Engagement with statutory bodies and others should be established as early as possible. Many statutory bodies have resource and timing issues. Talking to them early can avoid a situation where they are asked to endorse plans and decisions at the last minute and simply can’t meet the timetable – potentially knocking the whole production timetable off course. Many issues with the Duty to Cooperate arise because liaison and discussion doesn’t happen regularly enough or doesn’t exist until a ‘cold call’ request for response is made. This is all too late, pressured and untidy. Setting up forums and/or inception meetings are useful ways of getting agencies on board early and keeping relationships ongoing throughout the plan production process. They are also a useful way of making sure issues with resources or complex issues can be kept open and transparent – no surprises.
It is appreciated that commitment to a significant level of communication is not possible in all places. This makes project and resource management important. It is crucial to have communication and feedback mechanisms in place that achieve your aims while also making best use of resources.
Top tips: This is an ever-moving agenda so push now for as much as you can in the Local Plan. Planning cannot solve the issue on it's own. Stay flexible with language and policy wording to stay adaptable while the NPPF, Planning Legislation catch up and the development industry updates its approaches
The role for local plans in mitigating climate change and achieving carbon neutrality are clear to everyone. The ability to deliver that role is, in practice, limited to some degree by current frameworks and legislation arguably not reflecting the National ambitions and targets set by Government, and the viability challenges of delivering developments to the highest standards.
Things are shifting more rapidly than ever and is front and centre of many council’s strategies and local plan reviews. Local Plans and planners are beginning to push the boundaries and explore just how far local plans can go, with many creating Development Plan Documents setting out new and enhanced policies and targets for climate change mitigation and building flexibility into policy wording to be able to respond quickly as changes in national policy, legislation and technology.
The housebuilding industry has its own carbon neutrality targets – many have committed to carbon neutrality by 2030 and will have to change the ways they work and what they deliver to achieve it. As things move in the right direction it is a good time to build stretching targets and requirements onto local plans. The trick is to be aspirational with targets and policies – worded in such a way allow you to hit a ‘sweet spot’ of achieving plan viability and enough flexibility to create more specific SPDs at a later date.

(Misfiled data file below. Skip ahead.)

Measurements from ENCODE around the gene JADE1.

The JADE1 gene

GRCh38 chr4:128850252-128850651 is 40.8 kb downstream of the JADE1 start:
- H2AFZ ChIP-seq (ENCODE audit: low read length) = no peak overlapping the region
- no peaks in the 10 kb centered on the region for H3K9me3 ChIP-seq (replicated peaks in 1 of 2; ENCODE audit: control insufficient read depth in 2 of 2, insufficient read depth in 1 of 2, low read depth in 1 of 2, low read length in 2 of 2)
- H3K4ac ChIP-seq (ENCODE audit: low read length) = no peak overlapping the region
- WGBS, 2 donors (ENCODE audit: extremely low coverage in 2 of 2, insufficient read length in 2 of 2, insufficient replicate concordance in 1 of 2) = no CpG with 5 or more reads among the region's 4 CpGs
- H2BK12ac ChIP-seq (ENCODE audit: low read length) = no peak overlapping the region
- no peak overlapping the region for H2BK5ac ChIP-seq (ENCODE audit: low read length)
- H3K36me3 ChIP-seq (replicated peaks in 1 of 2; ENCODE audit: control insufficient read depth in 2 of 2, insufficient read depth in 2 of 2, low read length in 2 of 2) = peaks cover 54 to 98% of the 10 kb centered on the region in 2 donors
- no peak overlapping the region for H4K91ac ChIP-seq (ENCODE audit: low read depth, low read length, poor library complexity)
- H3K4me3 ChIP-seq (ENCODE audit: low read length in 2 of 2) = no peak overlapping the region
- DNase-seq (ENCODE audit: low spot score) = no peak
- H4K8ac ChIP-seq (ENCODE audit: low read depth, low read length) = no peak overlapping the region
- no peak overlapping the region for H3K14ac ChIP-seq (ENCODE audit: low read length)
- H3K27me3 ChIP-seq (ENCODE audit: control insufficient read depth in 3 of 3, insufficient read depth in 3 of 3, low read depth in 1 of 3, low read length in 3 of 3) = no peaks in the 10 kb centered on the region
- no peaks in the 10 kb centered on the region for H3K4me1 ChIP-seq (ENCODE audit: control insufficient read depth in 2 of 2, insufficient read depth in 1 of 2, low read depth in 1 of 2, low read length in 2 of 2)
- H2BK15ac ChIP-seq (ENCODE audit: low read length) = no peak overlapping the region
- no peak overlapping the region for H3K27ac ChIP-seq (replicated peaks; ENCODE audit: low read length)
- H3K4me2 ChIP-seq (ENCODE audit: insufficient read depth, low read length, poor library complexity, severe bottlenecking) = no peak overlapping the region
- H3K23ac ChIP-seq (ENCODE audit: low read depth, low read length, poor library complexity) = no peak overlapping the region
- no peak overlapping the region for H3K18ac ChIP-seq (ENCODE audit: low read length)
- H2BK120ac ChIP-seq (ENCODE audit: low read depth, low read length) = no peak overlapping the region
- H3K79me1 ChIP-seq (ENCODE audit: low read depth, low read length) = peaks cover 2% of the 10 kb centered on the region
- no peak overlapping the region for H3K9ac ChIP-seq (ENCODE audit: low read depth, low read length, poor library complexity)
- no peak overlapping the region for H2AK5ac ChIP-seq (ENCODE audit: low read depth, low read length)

Climate change mitigation is gradually becoming more of an examination. The NPPF update in June 2021 brought climate change mitigation in the description of the presumption in favour of sustainable development and there is National guidance about how local plans can mitigate against climate change.
Top Tip: Targeted/Bespoke engagement; it’s resource intensive but gets the best results
Many councils asked about the best ways to identify Gypsy & Traveller sites. Traditional call for sites yields a low response. Targeted / bespoke engagement with the Gypsy & Traveller community is an effective way to identify sites - finding out what land is in their ownership, what would they like, and perhaps doing some twin-tracking twin tracking with pre-app (a planning application can be easier to understand that a local plan site allocation). Bespoke engagement is crucial - it’s resource intensive but yields the best results. Some councils, as part of strategic allocations, have assumed that a certain number of pitches will come through on those larger sites. Where you are in a large geographical area, working with site promotors is a useful way to try and identify sites that meets that community’s needs and doesn’t impinge on the design and delivery of the large allocation. Modern Gypsy and Traveller sites utilise park homes / chalets which land promotors are more likely to be willing to provide.
Top tip: ignoring the Green Belt is not a strategy
When assessing land availability there is a sequence (NPPF Paragraph 141) to follow so it is reasonable to assess urban sites first, and deal with Green Belt sites once a Green Belt review or assessment is undertaken. There is no requirement to do the HELAA all at once. In practice most councils run a call for sites and will accept sites all the way through the process which is fine as long as it is documented how the site selections have been made. This will also inform an assessment of whether exceptional circumstances exist. The key thing to consider is developing the land capacity evidence – e.g. land supply, urban capacity, industrial site release, characterisation studies on density etc. to assess whether there is enough land available before considering the Green Belt.
Green Belt councils carrying out a call for sites often find they receive a number of submissions from developers/promotors arguing exceptional circumstances. Often, a council’s last Green Belt study was carried out a number of years ago and planners are left wondering about what additional evidence they may need to put together to assess these new sites alongside their overall site selection approach. Understanding the logic that promotors are using to establish why exceptional circumstances exist is a useful element in forming a response.
Councils that do end up having to consider releasing Green Belt land have to make the ‘exceptional circumstances’ case. A topic paper to supplement your spatial strategy setting out the exceptional circumstances is really useful. These examples were prepared under the 2012 NPPF, but are useful: